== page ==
Hanging, Floating (Auget Jean Calou and Marichelie Josef). Cange, Haiti. January, 2008
Auget and Marichelie hanging from a rafter, with their cousin in the background, echoing my act of taking a photograph.
A photographer considers not simply the formal relationship between light and dark, but also and always how light and dark allude to what we do not normally see. Thus, a photograph renders vision as opposed to recording what is seen. And most importantly, this is how one photographs things that are felt but not seen.
This is the primary reason why I feel the idea of the ‘decisive moment‘ is somewhat limiting and too simplistic as a way of describing photographic vision. The idea leans too heavily on event and the juxtaposition of lens and subject and moment. It does not fully or sufficiently acknowledge the poetic (and I mean this in terms of the Greek origin) functions of tone and color in photography.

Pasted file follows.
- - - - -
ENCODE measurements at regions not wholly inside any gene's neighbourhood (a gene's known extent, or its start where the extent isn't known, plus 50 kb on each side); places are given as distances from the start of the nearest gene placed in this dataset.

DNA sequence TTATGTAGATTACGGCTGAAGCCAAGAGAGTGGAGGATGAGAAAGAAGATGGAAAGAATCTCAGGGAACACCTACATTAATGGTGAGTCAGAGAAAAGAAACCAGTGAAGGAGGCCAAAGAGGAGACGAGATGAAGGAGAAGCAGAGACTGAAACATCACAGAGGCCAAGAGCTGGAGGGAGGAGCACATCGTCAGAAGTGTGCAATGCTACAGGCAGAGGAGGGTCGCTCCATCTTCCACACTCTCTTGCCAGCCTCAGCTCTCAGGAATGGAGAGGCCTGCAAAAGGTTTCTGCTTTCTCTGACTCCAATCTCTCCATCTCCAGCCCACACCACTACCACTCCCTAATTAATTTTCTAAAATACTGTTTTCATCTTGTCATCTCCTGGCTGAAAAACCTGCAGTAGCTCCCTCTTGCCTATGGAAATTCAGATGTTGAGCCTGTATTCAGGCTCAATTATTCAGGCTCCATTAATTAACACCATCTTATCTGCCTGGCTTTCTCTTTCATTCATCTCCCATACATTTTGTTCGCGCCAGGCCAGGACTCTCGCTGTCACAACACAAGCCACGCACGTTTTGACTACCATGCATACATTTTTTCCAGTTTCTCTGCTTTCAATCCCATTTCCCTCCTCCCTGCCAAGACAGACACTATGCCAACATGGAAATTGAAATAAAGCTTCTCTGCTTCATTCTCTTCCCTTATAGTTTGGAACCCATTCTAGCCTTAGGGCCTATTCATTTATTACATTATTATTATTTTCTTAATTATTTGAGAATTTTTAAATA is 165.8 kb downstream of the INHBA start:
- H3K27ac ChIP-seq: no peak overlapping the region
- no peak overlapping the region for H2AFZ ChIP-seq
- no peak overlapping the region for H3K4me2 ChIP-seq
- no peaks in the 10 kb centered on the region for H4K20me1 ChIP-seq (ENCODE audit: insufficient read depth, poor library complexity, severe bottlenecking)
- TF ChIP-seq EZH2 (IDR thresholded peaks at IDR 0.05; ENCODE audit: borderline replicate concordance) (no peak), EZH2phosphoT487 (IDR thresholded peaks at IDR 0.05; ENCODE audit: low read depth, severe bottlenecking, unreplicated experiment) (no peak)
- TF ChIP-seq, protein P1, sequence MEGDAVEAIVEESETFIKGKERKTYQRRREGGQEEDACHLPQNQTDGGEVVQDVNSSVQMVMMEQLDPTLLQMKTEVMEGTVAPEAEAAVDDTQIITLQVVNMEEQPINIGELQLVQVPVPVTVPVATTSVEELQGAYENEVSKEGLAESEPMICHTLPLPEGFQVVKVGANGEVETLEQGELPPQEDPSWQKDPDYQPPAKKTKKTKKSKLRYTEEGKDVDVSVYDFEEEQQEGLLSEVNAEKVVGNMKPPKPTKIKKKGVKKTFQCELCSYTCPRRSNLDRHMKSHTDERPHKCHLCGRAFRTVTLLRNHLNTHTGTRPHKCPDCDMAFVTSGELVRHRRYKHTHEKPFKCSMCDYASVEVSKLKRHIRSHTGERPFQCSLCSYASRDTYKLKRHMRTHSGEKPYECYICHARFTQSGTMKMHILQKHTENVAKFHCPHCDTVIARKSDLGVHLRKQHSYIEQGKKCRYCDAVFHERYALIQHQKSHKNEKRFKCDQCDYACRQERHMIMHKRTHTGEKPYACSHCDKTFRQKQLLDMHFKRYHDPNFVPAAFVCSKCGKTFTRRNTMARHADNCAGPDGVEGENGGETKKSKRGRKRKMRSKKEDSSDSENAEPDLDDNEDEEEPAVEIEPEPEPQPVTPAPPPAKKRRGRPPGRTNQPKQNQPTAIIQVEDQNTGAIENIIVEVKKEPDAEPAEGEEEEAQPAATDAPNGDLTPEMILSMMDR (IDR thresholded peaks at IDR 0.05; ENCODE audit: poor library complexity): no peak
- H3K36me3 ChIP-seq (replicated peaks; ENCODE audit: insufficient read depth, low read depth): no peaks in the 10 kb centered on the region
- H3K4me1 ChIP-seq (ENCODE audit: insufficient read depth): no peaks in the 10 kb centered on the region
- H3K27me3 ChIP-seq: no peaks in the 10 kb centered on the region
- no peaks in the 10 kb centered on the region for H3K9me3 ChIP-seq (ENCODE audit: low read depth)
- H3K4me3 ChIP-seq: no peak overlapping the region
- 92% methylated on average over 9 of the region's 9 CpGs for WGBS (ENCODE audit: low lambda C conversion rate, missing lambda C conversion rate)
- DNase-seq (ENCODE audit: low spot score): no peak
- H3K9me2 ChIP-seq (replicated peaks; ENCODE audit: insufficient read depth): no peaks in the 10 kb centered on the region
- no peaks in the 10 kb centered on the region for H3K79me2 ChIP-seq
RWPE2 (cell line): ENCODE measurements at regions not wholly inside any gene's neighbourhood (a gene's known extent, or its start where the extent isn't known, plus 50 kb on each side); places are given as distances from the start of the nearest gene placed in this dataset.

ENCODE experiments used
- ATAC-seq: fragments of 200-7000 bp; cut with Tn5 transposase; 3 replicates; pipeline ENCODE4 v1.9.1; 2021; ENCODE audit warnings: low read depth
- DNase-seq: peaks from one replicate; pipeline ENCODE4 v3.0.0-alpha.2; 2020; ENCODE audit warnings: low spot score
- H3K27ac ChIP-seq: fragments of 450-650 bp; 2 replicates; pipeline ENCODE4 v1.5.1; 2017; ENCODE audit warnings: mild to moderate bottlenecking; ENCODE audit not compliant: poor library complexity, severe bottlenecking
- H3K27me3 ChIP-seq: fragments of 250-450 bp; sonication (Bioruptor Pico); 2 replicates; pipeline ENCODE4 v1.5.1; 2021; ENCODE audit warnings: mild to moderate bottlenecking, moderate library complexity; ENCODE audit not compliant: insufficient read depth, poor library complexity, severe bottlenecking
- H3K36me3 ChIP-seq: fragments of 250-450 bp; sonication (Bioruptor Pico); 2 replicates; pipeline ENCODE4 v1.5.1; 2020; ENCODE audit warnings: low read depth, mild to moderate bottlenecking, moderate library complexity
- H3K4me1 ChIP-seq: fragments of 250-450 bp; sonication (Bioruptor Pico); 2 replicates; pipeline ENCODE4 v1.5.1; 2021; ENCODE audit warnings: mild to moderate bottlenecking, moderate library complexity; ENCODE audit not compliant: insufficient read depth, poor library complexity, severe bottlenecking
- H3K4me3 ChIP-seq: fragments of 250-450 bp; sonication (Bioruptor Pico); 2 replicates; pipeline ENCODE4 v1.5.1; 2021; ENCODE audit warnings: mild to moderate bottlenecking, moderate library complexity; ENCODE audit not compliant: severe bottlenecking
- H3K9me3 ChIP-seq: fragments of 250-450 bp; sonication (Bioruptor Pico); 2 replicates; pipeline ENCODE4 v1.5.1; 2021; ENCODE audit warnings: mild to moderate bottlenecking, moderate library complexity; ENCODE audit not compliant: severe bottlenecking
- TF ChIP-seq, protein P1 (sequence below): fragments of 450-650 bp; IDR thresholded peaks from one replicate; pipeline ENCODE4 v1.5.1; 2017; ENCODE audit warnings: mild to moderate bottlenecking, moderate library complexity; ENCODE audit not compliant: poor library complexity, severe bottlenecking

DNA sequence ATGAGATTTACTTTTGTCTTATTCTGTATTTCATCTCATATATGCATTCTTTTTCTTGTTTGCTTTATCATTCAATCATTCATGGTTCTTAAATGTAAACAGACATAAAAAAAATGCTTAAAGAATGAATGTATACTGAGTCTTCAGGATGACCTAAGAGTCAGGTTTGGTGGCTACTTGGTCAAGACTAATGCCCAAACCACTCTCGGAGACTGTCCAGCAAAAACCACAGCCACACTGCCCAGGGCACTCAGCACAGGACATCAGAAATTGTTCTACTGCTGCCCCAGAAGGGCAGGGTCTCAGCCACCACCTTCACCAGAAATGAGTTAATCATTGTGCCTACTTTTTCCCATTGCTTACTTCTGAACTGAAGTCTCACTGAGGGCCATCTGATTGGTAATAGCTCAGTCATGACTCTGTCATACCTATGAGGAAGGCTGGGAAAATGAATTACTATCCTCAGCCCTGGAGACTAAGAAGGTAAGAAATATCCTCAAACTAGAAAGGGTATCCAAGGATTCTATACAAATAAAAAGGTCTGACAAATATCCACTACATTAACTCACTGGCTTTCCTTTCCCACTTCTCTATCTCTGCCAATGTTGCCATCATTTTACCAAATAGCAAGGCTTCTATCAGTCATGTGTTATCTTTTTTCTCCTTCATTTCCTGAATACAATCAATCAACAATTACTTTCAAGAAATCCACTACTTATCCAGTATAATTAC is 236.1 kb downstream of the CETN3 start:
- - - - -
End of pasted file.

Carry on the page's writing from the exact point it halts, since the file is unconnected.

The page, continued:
These children hanging there in front of me, playing while I was trying to photograph their grandfather, compressed a vast gamut of feelings and histories into this one frame. Feelings and histories that only became present within the photographic print.
Hasselblad 500C/M, 80mm Planar lens, Ilford HP5 film, processed in Pyro PMK